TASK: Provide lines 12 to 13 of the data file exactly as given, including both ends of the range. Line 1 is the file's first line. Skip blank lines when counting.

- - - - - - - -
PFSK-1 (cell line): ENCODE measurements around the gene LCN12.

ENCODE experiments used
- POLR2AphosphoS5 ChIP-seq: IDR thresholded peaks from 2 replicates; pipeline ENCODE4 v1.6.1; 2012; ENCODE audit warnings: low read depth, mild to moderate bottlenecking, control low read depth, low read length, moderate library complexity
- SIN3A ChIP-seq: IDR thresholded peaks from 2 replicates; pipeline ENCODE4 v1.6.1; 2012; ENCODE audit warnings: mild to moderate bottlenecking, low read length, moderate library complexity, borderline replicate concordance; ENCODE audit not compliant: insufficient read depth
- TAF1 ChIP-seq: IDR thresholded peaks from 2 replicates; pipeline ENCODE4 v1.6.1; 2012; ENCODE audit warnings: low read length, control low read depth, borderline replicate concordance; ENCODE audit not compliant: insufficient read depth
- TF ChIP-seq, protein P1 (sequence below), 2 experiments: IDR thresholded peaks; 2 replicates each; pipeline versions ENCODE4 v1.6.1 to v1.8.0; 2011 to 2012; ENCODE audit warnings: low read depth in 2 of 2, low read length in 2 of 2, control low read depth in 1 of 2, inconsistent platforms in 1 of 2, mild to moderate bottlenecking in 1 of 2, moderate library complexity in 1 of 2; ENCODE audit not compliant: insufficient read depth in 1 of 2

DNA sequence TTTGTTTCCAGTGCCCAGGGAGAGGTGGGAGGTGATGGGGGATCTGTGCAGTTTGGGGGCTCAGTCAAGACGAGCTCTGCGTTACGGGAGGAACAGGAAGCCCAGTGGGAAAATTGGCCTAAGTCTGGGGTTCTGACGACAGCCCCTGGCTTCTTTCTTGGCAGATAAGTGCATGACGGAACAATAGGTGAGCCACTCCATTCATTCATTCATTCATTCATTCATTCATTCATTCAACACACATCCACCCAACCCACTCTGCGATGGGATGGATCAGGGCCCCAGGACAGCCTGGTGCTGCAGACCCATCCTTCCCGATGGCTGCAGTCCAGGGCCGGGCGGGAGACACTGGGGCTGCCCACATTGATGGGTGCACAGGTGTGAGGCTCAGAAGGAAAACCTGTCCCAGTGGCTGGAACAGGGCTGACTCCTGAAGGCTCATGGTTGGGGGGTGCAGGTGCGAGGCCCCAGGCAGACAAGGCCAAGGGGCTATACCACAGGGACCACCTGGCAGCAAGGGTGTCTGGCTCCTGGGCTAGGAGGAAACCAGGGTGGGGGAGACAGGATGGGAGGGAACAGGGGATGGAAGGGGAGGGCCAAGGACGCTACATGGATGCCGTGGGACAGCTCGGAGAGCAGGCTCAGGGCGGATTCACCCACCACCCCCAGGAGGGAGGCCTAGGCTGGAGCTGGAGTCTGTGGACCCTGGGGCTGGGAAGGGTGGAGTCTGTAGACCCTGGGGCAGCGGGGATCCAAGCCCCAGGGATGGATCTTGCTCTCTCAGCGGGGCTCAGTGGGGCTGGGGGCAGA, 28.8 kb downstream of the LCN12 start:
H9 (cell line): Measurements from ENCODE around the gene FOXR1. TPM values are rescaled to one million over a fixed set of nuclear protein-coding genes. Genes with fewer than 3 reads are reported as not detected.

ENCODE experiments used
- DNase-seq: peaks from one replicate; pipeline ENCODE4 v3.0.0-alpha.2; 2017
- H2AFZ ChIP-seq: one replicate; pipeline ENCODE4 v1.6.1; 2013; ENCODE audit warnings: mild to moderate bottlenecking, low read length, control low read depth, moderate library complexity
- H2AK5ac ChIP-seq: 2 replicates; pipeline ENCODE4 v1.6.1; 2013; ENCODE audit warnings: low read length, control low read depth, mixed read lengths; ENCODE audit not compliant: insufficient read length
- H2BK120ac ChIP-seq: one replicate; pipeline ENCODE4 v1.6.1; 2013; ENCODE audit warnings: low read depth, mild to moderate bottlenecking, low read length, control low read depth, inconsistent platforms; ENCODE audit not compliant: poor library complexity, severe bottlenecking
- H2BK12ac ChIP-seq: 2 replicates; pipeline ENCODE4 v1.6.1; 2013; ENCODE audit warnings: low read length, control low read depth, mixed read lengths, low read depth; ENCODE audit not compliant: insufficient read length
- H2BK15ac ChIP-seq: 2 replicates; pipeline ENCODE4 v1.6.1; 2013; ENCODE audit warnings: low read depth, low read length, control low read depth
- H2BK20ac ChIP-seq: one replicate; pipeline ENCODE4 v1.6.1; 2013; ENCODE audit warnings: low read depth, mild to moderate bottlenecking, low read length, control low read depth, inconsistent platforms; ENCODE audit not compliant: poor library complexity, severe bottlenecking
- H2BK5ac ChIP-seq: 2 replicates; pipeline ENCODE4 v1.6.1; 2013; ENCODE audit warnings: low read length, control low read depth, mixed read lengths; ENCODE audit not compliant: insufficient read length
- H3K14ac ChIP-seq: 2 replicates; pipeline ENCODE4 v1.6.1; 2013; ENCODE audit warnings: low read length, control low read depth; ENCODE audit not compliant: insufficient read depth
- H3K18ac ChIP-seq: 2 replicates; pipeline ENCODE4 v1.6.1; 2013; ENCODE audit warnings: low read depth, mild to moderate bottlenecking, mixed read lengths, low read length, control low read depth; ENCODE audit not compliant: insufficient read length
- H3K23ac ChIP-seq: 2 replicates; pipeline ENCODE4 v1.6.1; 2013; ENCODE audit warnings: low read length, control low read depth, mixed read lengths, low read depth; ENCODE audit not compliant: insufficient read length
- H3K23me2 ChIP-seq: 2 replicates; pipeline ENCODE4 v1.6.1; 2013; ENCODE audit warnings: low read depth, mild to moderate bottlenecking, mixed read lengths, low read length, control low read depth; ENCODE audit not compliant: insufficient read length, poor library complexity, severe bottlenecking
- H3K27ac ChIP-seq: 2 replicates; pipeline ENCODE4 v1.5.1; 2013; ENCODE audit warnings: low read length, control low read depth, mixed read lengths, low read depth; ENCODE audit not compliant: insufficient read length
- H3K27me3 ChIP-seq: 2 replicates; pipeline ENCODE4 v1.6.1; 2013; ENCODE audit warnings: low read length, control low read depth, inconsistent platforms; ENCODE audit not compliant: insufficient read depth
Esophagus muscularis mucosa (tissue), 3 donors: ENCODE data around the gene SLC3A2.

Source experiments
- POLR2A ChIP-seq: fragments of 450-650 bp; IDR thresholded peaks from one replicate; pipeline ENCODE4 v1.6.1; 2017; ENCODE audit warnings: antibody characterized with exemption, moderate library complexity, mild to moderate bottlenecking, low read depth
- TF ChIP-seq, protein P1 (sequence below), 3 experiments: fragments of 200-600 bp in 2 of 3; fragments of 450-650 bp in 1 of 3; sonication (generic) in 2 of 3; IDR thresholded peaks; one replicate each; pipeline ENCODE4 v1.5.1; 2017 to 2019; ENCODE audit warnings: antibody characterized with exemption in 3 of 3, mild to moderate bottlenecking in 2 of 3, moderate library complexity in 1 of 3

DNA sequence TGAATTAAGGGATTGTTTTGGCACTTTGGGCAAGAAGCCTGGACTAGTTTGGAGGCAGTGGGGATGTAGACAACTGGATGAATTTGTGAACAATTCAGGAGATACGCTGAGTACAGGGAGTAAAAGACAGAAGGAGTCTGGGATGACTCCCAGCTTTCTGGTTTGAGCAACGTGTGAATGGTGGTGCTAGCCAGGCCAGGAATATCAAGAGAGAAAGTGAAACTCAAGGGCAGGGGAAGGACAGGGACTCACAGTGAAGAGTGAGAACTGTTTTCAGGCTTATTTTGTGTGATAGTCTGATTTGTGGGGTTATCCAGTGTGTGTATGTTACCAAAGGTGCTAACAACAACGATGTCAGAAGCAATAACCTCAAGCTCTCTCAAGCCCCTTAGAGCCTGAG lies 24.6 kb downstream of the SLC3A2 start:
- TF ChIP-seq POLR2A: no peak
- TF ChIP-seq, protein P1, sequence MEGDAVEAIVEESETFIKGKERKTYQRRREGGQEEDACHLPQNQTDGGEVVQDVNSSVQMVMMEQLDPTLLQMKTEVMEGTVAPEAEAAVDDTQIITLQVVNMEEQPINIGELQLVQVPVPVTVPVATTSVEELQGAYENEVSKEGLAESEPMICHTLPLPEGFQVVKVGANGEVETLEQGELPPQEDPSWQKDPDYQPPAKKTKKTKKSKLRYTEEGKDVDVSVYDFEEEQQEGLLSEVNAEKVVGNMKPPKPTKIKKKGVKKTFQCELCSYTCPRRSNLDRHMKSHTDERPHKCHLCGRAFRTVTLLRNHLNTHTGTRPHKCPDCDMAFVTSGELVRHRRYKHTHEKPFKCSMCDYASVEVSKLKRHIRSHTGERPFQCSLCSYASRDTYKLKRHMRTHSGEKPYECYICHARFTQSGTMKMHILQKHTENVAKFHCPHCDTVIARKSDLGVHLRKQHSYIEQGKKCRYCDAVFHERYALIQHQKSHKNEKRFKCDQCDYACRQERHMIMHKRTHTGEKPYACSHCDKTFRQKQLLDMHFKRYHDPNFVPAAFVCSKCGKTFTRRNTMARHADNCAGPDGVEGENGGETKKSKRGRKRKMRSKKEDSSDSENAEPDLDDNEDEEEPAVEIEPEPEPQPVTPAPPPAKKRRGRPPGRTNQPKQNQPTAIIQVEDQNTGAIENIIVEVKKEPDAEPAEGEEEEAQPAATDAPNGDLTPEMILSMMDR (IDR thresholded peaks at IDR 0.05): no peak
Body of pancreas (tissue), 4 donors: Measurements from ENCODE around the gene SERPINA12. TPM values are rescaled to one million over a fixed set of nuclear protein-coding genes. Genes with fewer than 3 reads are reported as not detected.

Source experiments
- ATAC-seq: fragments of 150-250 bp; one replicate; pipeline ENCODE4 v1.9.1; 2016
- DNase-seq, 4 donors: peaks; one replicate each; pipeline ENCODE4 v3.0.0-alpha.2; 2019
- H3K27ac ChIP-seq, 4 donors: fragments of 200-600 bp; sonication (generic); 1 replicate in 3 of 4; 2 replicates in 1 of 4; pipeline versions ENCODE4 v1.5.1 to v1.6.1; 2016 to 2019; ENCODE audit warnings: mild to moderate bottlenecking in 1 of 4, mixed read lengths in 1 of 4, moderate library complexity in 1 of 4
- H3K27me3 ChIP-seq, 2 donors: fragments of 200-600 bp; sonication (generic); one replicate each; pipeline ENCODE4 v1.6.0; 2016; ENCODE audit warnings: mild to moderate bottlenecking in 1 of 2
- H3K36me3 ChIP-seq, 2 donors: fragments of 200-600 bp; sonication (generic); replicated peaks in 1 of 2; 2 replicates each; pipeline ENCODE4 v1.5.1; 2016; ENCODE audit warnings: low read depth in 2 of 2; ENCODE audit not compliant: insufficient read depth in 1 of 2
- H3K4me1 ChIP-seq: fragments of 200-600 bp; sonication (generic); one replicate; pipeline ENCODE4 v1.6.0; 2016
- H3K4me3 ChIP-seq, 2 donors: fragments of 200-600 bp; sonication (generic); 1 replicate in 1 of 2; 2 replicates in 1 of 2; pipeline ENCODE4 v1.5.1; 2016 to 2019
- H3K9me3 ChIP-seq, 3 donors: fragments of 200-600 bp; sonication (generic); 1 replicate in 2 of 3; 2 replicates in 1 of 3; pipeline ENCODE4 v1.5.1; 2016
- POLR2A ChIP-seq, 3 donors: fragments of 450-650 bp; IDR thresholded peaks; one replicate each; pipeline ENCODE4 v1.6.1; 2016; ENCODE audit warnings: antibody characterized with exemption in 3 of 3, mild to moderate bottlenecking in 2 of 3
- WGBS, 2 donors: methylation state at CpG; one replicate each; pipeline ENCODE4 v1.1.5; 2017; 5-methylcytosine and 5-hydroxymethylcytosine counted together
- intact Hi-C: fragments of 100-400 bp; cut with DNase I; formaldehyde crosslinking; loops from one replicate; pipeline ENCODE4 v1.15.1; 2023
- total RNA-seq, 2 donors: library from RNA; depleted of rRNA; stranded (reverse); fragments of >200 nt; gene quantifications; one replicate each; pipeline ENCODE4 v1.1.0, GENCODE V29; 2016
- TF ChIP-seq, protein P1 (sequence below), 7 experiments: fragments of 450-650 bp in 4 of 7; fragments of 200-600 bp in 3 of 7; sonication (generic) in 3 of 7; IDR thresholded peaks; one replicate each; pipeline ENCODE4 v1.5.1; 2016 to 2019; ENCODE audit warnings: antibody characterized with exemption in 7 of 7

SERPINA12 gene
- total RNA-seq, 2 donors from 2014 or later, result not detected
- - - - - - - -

- H2AK5ac ChIP-seq: 2 replicates; pipeline ENCODE4 v1.6.1; 2013; ENCODE audit warnings: low read length, control low read depth, mixed read lengths; ENCODE audit not compliant: insufficient read length
- H2BK120ac ChIP-seq: one replicate; pipeline ENCODE4 v1.6.1; 2013; ENCODE audit warnings: low read depth, mild to moderate bottlenecking, low read length, control low read depth, inconsistent platforms; ENCODE audit not compliant: poor library complexity, severe bottlenecking